Saving the Ash Tree

Emerald Ash Borer" (CC BY-NC 2.0) by Macroscopic Solutions

It’s been argued there was no more important kind of tree in the eastern half of North America than the American Chestnut. The “Chestnuts roasting on an open fire” at Christmas were American Chestnuts. The village blacksmith sat under an American chestnut. One of North America’s first “modern day” species to go extinct, the passenger pigeon, relied on American Chestnuts for food as did other wildlife.

Now they are all but gone; the victim of a blight that immigrated to North America from abroad. There are a few still alive and an effort to save the last remaining few, hybridize them and backcross them to come up with a blight resistant, modernized version to repopulate the landscape with these beautiful and important trees. It won’t happen in our lifetimes.

Now, a different invasive species is winning (has won, some say) another tree war here in the central part of the U.S.A. and Canada. The emerald ash borer, a native of Asia was first found in southern Michigan in 2002.

The war was on, but relentlessly, the insect spread far and wide and is now endemic in over 30 states and provinces – basically where ever ash trees are found. The sad part is an infested tree, like the chestnut tree with the blight, is doomed. Borer infestations have killed almost all mature ash trees in the northern two-thirds of Indiana and Illinois. The invasion is advancing south. Without intervention, all ash trees in these states will likely die.

Efforts to contain the spread were made, but basically, the war is over. Wild ash trees will not be a part of America’s woodlands soon. Not all are dead now, but soon.

It’s possible to treat individual trees with chemical insecticides to ward off ash borers and even save or prolong the life of the tree. Some homeowners are doing just that, but it’s expensive and, at least for the near future, treatment is something that will need to be done on an on-going basis.

In the worst case scenario, ash trees will go extinct in North America. Seeds from now-alive ash trees can be stored and planted, but just how long they will remain viable is up for conjecture.

That’s why the Indiana DNR is taking steps now to make sure at least some ash trees in Indiana will survive the invasive emerald ash borer invasion. The agency plans to use chemical treatments to protect large specimens of ash trees in areas unaffected so far by the borers and will attempt to keep them from becoming victimized when the EAB war comes to them. The project includes trees in Turkey Run State Park and in several nature preserves.

Candidate trees were identified and tagged by staff from DNR Nature Preserves. Treatments will take place this spring and will include at least a few specimens of all ash species found in Indiana: white, black, blue, green and pumpkin ash.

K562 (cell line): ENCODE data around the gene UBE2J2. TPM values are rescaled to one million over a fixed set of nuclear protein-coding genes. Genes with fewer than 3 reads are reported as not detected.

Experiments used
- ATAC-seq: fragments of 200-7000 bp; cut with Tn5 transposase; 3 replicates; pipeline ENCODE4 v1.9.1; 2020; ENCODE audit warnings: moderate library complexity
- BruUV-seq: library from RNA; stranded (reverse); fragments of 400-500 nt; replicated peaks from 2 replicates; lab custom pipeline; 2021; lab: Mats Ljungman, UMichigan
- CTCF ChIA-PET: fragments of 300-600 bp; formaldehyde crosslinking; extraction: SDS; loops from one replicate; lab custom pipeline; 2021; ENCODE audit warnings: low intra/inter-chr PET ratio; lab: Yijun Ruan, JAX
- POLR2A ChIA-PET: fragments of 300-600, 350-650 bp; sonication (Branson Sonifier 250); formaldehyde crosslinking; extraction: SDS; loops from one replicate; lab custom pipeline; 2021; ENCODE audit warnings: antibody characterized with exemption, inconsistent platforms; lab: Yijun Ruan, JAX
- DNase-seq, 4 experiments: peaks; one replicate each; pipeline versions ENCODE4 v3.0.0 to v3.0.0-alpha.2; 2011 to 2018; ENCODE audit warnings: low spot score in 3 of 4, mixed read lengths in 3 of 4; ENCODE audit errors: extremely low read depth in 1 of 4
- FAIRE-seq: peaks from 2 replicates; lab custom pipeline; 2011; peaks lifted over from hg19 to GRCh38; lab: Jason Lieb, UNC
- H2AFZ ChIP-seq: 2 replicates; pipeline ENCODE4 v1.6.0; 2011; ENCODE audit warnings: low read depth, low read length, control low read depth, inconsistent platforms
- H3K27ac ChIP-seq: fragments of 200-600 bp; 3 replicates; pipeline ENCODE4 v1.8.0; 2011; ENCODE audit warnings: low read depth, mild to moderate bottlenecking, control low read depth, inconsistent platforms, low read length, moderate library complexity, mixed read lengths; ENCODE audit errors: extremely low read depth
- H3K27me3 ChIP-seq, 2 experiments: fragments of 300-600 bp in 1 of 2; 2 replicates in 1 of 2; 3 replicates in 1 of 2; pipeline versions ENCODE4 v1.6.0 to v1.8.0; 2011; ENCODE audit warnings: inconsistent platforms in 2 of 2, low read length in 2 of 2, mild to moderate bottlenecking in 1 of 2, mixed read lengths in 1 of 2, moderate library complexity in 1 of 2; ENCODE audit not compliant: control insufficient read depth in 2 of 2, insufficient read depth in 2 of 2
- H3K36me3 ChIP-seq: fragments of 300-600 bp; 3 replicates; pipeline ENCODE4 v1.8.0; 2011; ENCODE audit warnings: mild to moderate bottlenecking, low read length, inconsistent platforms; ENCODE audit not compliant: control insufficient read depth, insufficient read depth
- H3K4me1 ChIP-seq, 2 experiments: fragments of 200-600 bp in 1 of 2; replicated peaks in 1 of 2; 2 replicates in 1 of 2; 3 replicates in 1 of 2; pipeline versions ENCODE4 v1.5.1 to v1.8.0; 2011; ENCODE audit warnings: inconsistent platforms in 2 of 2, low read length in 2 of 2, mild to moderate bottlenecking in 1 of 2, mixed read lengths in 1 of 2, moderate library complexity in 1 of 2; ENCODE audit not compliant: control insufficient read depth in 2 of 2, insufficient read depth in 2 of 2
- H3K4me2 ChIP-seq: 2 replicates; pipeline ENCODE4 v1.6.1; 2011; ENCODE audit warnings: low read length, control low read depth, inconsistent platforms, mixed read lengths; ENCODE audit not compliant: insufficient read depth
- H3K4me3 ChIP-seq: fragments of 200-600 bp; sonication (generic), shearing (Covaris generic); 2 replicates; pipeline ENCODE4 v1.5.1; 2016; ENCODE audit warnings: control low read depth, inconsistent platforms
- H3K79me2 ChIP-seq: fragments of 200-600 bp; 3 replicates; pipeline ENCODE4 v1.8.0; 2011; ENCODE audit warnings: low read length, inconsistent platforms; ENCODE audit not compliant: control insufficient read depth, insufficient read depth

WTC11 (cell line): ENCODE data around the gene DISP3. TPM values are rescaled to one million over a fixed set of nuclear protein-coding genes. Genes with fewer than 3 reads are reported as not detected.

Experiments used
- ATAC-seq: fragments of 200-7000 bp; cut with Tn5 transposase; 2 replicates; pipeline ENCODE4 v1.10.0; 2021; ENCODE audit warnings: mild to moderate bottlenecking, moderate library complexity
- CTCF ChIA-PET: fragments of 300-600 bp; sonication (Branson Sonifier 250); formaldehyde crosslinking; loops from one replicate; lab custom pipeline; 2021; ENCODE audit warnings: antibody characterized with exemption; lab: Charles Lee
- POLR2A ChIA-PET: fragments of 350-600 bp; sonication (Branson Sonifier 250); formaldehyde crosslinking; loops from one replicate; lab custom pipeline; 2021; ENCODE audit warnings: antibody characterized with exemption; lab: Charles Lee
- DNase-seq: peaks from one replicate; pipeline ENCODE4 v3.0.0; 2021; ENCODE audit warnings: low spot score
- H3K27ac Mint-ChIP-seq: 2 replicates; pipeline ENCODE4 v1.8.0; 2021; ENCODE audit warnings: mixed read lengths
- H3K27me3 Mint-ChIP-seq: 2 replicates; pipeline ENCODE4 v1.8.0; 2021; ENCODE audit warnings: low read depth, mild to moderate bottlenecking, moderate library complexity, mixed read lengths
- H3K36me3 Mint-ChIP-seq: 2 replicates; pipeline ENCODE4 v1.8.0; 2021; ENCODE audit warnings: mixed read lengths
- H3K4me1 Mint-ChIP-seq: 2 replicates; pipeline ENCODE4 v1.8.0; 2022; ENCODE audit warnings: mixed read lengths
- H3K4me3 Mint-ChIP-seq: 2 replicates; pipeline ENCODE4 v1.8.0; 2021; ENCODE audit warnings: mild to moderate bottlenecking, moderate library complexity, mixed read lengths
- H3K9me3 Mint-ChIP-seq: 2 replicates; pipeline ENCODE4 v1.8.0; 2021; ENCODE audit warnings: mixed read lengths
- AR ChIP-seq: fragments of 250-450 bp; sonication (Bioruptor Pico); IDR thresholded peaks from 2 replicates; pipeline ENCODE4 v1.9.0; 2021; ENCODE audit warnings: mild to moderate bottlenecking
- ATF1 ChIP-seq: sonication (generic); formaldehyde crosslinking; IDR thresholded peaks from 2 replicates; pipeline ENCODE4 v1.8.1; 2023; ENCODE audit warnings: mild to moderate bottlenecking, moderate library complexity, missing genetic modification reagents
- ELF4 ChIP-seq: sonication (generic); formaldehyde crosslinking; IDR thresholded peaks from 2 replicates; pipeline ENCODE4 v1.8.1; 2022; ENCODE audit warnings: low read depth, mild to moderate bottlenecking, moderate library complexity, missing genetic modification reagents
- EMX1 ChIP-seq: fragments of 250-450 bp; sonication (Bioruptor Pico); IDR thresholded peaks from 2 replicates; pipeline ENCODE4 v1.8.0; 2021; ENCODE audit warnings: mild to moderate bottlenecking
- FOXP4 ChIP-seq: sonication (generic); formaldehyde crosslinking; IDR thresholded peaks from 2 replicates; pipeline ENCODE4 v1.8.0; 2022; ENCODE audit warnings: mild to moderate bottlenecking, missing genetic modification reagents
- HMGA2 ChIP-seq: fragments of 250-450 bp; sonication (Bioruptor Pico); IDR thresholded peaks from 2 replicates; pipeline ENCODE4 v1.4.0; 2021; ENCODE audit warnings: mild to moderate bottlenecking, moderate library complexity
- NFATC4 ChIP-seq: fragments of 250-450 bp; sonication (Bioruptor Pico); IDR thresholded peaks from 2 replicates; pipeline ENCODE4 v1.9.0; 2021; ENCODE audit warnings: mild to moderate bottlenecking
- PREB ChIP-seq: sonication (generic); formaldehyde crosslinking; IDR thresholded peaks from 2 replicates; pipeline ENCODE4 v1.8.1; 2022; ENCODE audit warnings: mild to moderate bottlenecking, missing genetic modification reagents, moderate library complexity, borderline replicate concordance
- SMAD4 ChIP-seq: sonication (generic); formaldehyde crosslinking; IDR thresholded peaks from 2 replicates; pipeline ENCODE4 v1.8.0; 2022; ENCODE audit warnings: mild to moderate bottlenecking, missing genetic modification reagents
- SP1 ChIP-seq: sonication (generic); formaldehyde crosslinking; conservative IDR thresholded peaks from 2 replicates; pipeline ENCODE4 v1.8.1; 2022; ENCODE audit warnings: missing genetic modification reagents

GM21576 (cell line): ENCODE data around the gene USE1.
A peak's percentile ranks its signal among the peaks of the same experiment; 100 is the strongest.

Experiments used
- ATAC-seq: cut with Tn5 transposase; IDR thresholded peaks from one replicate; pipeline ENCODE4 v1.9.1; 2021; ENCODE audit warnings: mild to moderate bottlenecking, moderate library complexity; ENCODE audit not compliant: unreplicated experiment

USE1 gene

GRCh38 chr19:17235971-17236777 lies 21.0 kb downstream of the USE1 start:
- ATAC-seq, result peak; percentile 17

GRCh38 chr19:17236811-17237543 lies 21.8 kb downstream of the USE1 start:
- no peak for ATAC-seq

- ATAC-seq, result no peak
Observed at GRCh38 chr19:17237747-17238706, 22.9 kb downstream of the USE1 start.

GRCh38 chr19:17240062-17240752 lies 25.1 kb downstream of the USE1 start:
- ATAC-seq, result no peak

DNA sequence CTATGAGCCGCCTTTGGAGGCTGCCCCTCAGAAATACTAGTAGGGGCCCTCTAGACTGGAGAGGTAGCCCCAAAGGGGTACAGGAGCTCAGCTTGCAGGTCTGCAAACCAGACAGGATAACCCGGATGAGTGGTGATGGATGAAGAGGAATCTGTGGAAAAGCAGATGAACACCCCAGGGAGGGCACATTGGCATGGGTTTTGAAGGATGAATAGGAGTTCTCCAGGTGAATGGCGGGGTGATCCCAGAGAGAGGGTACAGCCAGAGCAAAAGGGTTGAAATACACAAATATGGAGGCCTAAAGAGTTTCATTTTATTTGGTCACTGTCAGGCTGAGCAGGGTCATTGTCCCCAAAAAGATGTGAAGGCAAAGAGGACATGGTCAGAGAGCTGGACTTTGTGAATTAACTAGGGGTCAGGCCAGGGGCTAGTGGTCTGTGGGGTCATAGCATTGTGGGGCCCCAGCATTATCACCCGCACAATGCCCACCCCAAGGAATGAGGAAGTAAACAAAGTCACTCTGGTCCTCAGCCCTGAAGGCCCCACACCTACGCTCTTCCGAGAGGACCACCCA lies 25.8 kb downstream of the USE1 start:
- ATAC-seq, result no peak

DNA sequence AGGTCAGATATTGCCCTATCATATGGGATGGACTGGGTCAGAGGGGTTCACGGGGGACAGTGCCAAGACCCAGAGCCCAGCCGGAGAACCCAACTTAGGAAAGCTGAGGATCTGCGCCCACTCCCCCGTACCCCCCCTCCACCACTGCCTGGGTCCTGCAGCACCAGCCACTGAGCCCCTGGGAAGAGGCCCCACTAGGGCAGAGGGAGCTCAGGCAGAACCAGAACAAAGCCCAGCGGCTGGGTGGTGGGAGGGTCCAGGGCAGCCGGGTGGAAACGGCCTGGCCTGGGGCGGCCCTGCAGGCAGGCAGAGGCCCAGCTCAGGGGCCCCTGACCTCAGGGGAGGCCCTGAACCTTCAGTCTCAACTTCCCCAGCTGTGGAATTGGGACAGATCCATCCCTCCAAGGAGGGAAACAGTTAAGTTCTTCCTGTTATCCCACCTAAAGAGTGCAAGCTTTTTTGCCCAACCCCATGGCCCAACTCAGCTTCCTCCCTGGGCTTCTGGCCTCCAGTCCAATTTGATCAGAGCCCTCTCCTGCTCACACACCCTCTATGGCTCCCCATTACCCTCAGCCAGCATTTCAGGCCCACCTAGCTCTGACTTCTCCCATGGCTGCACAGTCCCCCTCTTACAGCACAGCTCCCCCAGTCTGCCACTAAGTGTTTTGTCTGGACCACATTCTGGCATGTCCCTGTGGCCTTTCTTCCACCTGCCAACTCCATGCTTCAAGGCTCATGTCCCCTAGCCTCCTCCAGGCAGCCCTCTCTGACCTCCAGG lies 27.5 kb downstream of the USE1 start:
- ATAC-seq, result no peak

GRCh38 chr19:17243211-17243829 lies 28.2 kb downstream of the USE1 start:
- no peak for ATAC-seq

Saving ashes from the borers will require commitment. They must be treated every two to three years. Once the EAB “killing wave” passes through, and most ash trees are gone, treatments may not need to be as frequent.

The DNR is hoping to save these important trees for everyone to enjoy. But there are several other and important reasons for saving at least some large ash trees. One of the most important is that female ash trees that are saved can serve as a seed source for EAB-resistant ash breeding efforts. There’s hope, breeding and hybridizing efforts, combined with potential developments through chemical or genetic breakthroughs in the future may produce resistant trees or the ability to keep borer populations in check. Eventually, this could lead to the re-establishment of ash trees throughout its range.

For some, the chance to see these large trees in years to come is reason enough.
The big ash trees that one sees when walking the trails at Turkey Run State Park and Big Walnut Nature Preserve are inspiring. They could become future living monuments.

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Mike Schoonveld
Mike Schoonveld grew up hunting and fishing in rural Northwest Indiana. In 1986 he piggy-backed a career as an outdoor writer onto his already long tenure as a wildlife biologist with the Indiana DNR. Now retired from his DNR position, Schoonveld is a U.S. Coast Guard licensed boat captain, operates Brother Nature Charters on Lake Michigan and spends much of his time trailering his boat to fishing hotspots around Indiana and the Midwest. Mike can be reached through his website www.brother-nature.com or visit Mike's Outdoor World Blog at www.bronature.com

1 COMMENT

  1. Purdue is working on 3 EAB specific predators so there may be some hope for the future. We have treated some trees on our place to have a seed source for the future and keeping our fingers crossed

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